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New ASU assistant professor to explore policy, social identities


Portrait of ASU Assistant Professor Kenicia Wright.

Kenicia Wright's research focuses on public policy and social identities in American politics.

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August 30, 2022

This fall, Kenicia Wright joins Arizona State University as a new assistant professor in the School of Politics and Global Studies (SPGS).

“The vision outlined in the charter couldn't have been a better fit for my personal aims and goals,” said Wright. “These factors, as well as my ability to contribute to such rich diversity and passion for excellence and innovation made joining ASU the clear choice for me.”

Wright comes to ASU from the University of Central Florida, where she was an assistant professor. She received her PhD in political science from the University of Houston. Her research focuses on public policy and social identities in American politics.

"We are so excited that Dr. Kenicia Wright has joined SPGS. Dr. Wright is a fantastic scholar whose work is receiving national recognition. And the addition of Dr. Wright to our faculty fortifies our already impressive strength in race/ethnicity and politics,” said Magda Hinojosa, SPGS director and professor.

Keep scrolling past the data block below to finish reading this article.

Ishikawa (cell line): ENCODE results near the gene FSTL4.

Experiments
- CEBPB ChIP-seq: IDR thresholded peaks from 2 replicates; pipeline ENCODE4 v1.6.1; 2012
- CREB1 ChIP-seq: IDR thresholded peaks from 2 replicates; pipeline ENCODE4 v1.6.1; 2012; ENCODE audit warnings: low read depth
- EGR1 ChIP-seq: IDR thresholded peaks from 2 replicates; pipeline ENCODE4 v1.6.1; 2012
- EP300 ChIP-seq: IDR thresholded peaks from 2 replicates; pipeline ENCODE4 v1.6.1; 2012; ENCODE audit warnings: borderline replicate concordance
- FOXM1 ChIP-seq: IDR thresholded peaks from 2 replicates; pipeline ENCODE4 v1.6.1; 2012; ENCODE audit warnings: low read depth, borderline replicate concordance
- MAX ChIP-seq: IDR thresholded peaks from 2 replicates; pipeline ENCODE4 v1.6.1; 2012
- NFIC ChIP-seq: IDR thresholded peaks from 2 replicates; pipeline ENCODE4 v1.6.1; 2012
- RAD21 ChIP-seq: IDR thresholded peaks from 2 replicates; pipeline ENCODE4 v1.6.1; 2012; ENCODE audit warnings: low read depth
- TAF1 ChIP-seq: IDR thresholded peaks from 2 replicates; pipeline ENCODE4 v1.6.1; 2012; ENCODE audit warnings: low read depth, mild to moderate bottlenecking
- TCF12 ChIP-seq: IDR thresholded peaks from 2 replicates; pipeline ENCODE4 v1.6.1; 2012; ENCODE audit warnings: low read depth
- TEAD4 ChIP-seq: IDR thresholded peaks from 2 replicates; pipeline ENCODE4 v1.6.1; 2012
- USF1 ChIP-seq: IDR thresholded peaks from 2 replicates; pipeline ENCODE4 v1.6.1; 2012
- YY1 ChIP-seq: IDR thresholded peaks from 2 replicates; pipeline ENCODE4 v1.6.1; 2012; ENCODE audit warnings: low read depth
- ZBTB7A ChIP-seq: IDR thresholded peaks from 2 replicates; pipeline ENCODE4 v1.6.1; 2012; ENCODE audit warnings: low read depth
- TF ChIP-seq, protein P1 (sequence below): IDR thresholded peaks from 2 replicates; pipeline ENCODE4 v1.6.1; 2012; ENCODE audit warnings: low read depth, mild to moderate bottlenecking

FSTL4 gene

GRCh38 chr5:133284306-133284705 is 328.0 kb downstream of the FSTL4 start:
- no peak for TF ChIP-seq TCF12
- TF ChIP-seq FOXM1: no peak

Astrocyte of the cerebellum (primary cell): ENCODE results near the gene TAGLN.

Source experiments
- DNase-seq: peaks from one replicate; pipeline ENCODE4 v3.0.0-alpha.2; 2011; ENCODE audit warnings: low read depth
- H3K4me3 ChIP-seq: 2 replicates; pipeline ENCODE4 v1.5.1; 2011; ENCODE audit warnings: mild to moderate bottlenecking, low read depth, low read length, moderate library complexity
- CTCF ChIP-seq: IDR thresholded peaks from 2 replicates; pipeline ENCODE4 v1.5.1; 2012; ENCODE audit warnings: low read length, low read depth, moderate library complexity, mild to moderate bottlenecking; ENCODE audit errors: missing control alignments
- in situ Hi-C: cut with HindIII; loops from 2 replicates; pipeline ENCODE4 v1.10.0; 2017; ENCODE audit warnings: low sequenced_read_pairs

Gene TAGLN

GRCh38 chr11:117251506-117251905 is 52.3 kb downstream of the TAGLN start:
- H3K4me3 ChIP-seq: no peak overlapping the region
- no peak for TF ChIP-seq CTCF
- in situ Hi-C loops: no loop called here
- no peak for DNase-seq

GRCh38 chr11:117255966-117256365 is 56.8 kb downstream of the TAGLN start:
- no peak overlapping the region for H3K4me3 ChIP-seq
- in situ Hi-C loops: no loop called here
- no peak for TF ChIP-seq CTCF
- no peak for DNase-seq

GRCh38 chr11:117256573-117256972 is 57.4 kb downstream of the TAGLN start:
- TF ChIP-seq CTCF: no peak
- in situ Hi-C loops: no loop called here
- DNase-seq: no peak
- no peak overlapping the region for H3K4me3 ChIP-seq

This fall, Wright will be teaching a political science course on public opinion. In the future, she hopes to teach courses related to social identities — race/ethnicity, gender, class, etc. — and intersectionality.

She spoke with ASU News about why she came to ASU and what she hopes to accomplish while at the university.

Question: What is the focus for your area of research, and why did you choose that field?

Answer: My research interests include exploring the effects of social identities on the policymaking process. I often apply intersectionality to study the overlapping effects of multiple social identities on policy preferences, policy implementation and policy outcomes related to health care policy and education policy. I find it important to develop research that contributes to our understanding of pressing issues and highlights the potential relevance of highly rigorous research for everyday life.

Q: What are you most looking forward to in your role as an assistant professor in the School of Politics and Global Studies?

A: Being able to learn and interact with students and the ASU community! I am a first-generation college student, so I am eager to be able to learn more about the interests, goals and experiences of ASU students, as well as the history of ASU and the surrounding communities. I've recently started studying questions related to Latina/o/e/x Americans, so I'm starting to develop that research and connect with the extensive body of ASU scholars with interests in related areas.

Q: What do you hope to accomplish as you work at the university?

A: I have two major goals that I hope to be able to accomplish: to continue developing research that centers on important and timely topics of groups that are traditionally under-studied in academic work, and to contribute to the growth and success of students in the School of Politics and Global Studies, as well as ASU students more generally.

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